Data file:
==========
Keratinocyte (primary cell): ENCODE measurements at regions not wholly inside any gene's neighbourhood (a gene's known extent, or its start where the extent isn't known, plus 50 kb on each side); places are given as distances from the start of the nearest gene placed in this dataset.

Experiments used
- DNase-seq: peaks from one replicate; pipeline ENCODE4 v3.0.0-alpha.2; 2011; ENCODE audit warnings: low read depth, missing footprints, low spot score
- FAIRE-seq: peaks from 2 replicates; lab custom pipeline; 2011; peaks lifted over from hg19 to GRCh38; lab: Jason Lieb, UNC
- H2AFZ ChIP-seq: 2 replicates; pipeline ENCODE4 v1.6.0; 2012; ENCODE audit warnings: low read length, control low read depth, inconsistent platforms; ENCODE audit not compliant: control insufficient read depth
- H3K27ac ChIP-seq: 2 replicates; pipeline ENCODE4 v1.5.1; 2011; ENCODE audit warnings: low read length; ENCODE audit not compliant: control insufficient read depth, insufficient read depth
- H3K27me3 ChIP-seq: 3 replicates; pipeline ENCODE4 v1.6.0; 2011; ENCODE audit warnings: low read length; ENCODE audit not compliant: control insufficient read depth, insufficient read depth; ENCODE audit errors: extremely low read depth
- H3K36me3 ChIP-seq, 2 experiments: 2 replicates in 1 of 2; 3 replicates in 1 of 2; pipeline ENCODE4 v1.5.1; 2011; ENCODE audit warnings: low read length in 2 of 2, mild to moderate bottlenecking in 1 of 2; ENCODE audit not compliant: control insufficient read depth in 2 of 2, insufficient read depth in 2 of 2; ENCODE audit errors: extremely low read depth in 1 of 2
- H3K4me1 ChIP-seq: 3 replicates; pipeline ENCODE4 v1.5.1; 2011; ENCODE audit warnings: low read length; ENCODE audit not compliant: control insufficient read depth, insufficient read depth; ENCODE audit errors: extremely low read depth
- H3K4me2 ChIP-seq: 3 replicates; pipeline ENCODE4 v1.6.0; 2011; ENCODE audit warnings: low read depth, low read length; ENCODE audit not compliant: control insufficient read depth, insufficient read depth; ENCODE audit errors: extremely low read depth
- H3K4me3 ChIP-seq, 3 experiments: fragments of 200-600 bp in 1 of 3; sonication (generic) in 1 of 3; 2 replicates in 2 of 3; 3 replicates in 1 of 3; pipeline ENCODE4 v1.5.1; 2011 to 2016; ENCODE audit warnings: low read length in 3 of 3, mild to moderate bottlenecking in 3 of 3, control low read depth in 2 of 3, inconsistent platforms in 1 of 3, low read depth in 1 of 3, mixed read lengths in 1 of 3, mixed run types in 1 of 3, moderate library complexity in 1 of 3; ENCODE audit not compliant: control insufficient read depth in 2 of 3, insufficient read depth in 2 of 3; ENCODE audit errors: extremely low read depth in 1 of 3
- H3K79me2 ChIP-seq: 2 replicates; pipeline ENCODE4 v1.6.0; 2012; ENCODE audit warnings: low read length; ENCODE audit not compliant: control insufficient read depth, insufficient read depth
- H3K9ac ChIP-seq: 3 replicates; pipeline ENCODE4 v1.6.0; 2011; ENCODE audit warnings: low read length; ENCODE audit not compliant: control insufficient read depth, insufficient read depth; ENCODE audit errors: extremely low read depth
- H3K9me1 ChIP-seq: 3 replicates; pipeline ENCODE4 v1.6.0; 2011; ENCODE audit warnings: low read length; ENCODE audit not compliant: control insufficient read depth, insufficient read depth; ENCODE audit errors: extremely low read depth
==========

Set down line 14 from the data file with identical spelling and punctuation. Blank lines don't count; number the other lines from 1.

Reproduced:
- H3K9me1 ChIP-seq: 3 replicates; pipeline ENCODE4 v1.6.0; 2011; ENCODE audit warnings: low read length; ENCODE audit not compliant: control insufficient read depth, insufficient read depth; ENCODE audit errors: extremely low read depth